From The Sunday Times Culture Magazine, 23/01/11

Spider-Man Art

Absolutely LOVE this artist's rendition of Andrew as Spider-Man, by Annie Wu

Sunday, 22 May 2011

Interview with The Guardian (2008)

As I am sitting watching this year's British Academy Television Awards, here is a post- 2008-BAFTA-win interview with The Guardian

Mad about the boy

On Sunday, Andrew Garfield won the best actor Bafta for his powerful performance in Channel 4's Boy A. But, as Chrissy Iley discovers, it will be a while before he is able to relax into the acting experience
Last year's Channel 4 drama Boy A was television at its most painful and compulsive: a portrait of a young man who, egged on by a schoolfriend, had committed a brutal murder as a child. Andrew Garfield's performance as the 23-year-old, released from prison and struggling to adjust to a new life with a new identity, is rare and mesmerising. The character's fragility, his inner turmoil and angst are on the surface: you feel everything.

Read the rest of the article HERE

Video Profile of Andrew Garfield...

I think that the term should be used very loosely - this is quite possibly THE shortest video EVER profiling someone's career.... the only reason I'm actually posting it is because it has the video of Andrew and Jesse meeting up in NYC.

Now at this point I will point out that I am (usually) vehemently anti-paparazzi. And I tend not to post pictures that are papped. BUT I am making an exception in this case because:

1) It's Eisenfield
2) It's too delicious
3) They are not being hassled or upset by the paps, so ~ in this case ~ I will allow it. I know I can't always allow this to be the rule and I won't, but just this time.

However, generally speaking, pants video. I just keep watching that bit over and over! (It's at 40s!)

Cleeeeeeeeek -----> Spider-Man: Video Profile of Andrew Garfield

Friday, 20 May 2011

ShortList Magazine Interview (2010)

Great interview in two parts with ShortList magazine. This one had me laughing out loud!! Hope you enjoy. (ShortList is a UK magazine)


An exclusive chat with Andrew Garfield

Andrew Garfield is about to kick down the door to the A-List only bathroom and wash his hands in the warm water of fame. He stars in The Social Network as Facebook supremo Mark Zuckerberg's ex-best friend Eduardo Saverin, and is about to swing onto our screens as the new Spider-Man. That's why Andrew Dickens made his way to LA to meet him.
So, great film, I assume you’re very pleased with it…
“I haven’t seen it.”
Oh. Well it’s very good.
“Doesn’t matter, doesn’t matter. That’s part of my ethos behind not seeing it. I’m trying to deal with the fact that some people might not like things. In theatre I haven’t been able to watch things back, but with film, I’d get so excited because I thought I can finally enjoy something I’m in. But every time all I can see is the holes in my performance and not the cheese. I’m not aware of any cheese. I’m trying to protect myself by not watching any more and letting go, not getting caught up in what people think. It’s really difficult to do!”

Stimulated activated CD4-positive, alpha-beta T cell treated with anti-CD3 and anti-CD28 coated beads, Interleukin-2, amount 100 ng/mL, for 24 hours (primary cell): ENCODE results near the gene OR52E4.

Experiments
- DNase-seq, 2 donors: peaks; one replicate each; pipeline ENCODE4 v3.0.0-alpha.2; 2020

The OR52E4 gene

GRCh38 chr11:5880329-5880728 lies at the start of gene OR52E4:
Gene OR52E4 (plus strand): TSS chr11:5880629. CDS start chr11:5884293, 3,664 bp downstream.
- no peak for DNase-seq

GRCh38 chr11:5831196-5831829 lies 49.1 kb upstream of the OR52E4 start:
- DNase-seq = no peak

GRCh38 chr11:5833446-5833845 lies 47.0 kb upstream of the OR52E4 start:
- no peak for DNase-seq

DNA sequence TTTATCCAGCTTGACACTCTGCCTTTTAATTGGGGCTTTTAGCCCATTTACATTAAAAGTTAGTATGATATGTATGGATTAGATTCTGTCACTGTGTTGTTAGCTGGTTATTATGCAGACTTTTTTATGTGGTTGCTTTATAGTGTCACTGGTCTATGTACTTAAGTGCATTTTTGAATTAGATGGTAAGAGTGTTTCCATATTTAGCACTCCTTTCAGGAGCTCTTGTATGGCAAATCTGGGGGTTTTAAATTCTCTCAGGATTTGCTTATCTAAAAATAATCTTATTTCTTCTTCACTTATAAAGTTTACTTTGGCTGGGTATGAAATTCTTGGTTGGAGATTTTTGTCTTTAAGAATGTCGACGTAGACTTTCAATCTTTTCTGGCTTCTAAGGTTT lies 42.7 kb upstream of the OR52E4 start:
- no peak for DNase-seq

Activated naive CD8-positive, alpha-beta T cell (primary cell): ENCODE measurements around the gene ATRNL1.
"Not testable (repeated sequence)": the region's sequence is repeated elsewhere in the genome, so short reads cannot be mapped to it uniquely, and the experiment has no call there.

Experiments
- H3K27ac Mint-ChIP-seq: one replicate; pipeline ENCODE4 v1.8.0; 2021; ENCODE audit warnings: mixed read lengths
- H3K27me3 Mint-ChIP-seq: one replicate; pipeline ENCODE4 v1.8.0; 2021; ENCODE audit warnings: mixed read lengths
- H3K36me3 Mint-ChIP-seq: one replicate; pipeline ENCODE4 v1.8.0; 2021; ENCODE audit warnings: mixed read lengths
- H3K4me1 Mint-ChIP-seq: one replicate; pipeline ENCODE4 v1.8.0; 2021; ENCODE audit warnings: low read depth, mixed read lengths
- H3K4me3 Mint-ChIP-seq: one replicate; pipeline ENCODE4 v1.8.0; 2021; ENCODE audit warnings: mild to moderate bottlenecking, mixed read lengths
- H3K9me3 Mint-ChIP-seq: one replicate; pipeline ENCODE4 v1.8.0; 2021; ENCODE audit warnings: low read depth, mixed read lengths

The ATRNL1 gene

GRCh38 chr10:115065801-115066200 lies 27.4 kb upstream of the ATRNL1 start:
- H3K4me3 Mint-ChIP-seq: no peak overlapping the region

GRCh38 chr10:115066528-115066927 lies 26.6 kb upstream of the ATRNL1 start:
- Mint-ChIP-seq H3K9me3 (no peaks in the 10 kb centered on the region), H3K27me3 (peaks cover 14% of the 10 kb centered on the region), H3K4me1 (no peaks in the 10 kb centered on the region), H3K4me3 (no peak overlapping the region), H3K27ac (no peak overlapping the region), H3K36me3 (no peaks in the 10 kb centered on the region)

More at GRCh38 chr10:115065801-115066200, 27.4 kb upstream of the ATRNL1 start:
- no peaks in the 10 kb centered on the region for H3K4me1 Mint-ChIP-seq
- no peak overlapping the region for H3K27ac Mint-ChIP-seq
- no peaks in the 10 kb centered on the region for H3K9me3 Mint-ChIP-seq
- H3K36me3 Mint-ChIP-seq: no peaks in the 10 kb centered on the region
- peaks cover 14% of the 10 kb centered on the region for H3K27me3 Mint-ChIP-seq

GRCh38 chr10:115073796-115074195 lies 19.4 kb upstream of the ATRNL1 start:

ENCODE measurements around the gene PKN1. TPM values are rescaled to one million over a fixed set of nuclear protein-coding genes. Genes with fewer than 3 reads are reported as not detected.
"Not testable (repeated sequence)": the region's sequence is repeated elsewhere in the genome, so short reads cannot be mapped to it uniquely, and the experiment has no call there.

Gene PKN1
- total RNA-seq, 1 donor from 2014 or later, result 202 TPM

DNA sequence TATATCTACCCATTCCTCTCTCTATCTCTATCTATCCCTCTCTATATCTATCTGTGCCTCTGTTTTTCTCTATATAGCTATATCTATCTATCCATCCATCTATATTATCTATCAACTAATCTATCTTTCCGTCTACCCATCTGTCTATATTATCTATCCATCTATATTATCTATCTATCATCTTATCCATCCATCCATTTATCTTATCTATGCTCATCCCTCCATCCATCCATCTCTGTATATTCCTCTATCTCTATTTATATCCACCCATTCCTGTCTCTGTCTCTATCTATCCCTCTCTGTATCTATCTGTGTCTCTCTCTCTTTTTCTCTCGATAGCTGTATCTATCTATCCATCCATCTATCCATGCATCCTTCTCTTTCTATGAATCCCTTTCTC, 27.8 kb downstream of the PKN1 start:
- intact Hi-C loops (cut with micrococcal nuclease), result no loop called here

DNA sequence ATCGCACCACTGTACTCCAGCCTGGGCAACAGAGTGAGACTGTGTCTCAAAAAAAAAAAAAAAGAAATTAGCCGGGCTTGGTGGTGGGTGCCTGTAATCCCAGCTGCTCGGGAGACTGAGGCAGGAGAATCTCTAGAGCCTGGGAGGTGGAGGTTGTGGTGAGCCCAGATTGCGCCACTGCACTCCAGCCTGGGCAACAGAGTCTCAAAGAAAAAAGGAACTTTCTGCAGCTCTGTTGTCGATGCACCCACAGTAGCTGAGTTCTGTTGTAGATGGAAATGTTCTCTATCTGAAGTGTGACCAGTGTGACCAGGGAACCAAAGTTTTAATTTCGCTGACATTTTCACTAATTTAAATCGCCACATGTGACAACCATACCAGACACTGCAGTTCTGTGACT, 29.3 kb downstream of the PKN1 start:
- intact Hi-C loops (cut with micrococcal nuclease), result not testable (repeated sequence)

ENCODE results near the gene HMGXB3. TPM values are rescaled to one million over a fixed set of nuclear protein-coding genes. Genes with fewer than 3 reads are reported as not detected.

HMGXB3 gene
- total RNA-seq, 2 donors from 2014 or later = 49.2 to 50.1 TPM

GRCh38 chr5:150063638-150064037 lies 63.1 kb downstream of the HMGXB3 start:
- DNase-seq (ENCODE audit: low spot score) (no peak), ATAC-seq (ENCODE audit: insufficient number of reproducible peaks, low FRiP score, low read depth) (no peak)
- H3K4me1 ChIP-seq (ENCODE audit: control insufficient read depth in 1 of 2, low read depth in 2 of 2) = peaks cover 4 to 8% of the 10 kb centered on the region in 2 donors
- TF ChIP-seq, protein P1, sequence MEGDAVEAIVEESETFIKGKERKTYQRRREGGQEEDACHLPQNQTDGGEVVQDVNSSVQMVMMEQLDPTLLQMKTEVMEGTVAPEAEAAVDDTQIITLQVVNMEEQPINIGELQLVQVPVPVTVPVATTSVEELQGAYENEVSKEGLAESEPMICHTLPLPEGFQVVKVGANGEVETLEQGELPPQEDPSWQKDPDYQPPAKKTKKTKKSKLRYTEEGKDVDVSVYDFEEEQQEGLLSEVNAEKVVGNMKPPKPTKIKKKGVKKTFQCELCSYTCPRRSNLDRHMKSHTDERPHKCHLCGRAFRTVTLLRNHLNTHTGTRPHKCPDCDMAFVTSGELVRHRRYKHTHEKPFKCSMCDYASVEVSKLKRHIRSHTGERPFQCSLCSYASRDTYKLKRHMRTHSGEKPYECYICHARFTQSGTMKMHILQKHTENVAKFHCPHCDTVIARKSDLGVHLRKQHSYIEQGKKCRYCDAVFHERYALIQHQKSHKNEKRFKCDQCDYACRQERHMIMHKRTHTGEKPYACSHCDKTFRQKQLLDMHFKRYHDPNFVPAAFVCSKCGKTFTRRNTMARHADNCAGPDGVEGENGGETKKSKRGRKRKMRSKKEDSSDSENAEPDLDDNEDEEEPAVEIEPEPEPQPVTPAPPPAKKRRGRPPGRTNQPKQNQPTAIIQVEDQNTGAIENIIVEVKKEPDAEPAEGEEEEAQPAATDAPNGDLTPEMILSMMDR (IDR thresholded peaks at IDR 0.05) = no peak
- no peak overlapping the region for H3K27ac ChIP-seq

That’s going to make this interview a lot harder.
Read more here and here

Wednesday, 18 May 2011

EW Interview with the cast of The Social Network

There are five parts to this interview, and all can be found HERE but I am only posting the ones with Andrew speaking in because.... well let's just say, they're kinda cutting it fast and loose with the word "Entertainment" in the first part. Just my opinion!!

Anyway here are the parts I wanted to post on my blog. You now know where to find the rest!

Part 2 of 5

Part 3 of 5

Part 4 of 5

Part 5 of 5


Tuesday, 17 May 2011

Gorgeous Picture from the Spider-Man Casting Announcement (Cancun, July 2010)

Photo by Santiago Gonzales Sanchez – © 2010 Columbia Tristar Marketing Group

Boy A Clip "Jack tripping out on E" (2007) *spoilers mentioned*

Quite possibly one of the best moments in "Boy A" when Jack's friend gives him an E and after unsuccessfully trying to throw it back up, he gives in and goes with the flow. Spazzing ensues!

A true testament to Andrew that he just let himself completely go:

Source from "Boy A"

Fan-made Andrew/Spider-Man Video (2011)

Here's a short, but well put together fan-made video celebrating Andrew in his new role!!


Interview with ReelRave for Never Let Me Go (2010)

Not much more to add to the title here except.... mmmmm buzzcut Andrew...


Never Let Me Go interview (2010)

Andrew gives an interview about Never Let Me Go, as well as giving us a little insight into his career!

All this WHILST eating his breakfast.

Love how he's totally comfortable talking with his mouth full... such a British thing!! Now, enjoy. I will be staring at that point where his shirt is gaping for the next 8 minutes...

Randomly though, it cuts off halfway through the interview (the source appears to be quite good at that)


Monday, 16 May 2011

Sunday, 15 May 2011

Andrew talks to Movies Ireland (Oct 2010)

Andrew talks about Eduardo, and about privacy in this video from last October.


Interview Magazine (2010)

Andrew was interviewed by Terry Gilliam for Interview Magazine, in 2010.